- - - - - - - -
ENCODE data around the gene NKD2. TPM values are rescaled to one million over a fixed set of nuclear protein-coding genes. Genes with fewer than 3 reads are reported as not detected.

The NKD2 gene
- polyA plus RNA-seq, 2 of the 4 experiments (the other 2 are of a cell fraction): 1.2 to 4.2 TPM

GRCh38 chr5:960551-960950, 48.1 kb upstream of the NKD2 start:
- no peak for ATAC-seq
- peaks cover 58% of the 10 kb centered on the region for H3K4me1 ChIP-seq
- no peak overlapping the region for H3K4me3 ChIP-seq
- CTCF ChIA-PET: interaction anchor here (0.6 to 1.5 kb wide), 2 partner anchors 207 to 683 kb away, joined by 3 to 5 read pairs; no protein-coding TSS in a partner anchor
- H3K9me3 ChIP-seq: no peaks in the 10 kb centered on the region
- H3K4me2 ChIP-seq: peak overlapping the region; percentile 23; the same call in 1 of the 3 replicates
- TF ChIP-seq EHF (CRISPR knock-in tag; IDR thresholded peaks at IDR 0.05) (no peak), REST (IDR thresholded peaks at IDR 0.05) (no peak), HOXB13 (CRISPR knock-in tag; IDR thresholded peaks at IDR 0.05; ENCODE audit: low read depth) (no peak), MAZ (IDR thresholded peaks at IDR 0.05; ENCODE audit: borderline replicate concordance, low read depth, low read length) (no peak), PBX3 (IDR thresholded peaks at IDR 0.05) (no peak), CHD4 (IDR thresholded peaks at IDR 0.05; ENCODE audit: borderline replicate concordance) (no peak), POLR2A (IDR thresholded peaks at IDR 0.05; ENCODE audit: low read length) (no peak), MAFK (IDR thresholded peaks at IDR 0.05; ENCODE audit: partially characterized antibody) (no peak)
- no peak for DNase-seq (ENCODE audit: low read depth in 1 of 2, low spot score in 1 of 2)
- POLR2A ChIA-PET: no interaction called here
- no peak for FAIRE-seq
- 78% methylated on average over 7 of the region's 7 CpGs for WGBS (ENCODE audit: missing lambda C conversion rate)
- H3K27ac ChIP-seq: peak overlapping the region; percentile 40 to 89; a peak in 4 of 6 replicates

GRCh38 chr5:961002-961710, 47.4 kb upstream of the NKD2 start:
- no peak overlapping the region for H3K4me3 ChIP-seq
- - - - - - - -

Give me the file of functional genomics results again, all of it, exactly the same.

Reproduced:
ENCODE data around the gene NKD2. TPM values are rescaled to one million over a fixed set of nuclear protein-coding genes. Genes with fewer than 3 reads are reported as not detected.

The NKD2 gene
- polyA plus RNA-seq, 2 of the 4 experiments (the other 2 are of a cell fraction): 1.2 to 4.2 TPM

GRCh38 chr5:960551-960950, 48.1 kb upstream of the NKD2 start:
- no peak for ATAC-seq
- peaks cover 58% of the 10 kb centered on the region for H3K4me1 ChIP-seq
- no peak overlapping the region for H3K4me3 ChIP-seq
- CTCF ChIA-PET: interaction anchor here (0.6 to 1.5 kb wide), 2 partner anchors 207 to 683 kb away, joined by 3 to 5 read pairs; no protein-coding TSS in a partner anchor
- H3K9me3 ChIP-seq: no peaks in the 10 kb centered on the region
- H3K4me2 ChIP-seq: peak overlapping the region; percentile 23; the same call in 1 of the 3 replicates
- TF ChIP-seq EHF (CRISPR knock-in tag; IDR thresholded peaks at IDR 0.05) (no peak), REST (IDR thresholded peaks at IDR 0.05) (no peak), HOXB13 (CRISPR knock-in tag; IDR thresholded peaks at IDR 0.05; ENCODE audit: low read depth) (no peak), MAZ (IDR thresholded peaks at IDR 0.05; ENCODE audit: borderline replicate concordance, low read depth, low read length) (no peak), PBX3 (IDR thresholded peaks at IDR 0.05) (no peak), CHD4 (IDR thresholded peaks at IDR 0.05; ENCODE audit: borderline replicate concordance) (no peak), POLR2A (IDR thresholded peaks at IDR 0.05; ENCODE audit: low read length) (no peak), MAFK (IDR thresholded peaks at IDR 0.05; ENCODE audit: partially characterized antibody) (no peak)
- no peak for DNase-seq (ENCODE audit: low read depth in 1 of 2, low spot score in 1 of 2)
- POLR2A ChIA-PET: no interaction called here
- no peak for FAIRE-seq
- 78% methylated on average over 7 of the region's 7 CpGs for WGBS (ENCODE audit: missing lambda C conversion rate)
- H3K27ac ChIP-seq: peak overlapping the region; percentile 40 to 89; a peak in 4 of 6 replicates

GRCh38 chr5:961002-961710, 47.4 kb upstream of the NKD2 start:
- no peak overlapping the region for H3K4me3 ChIP-seq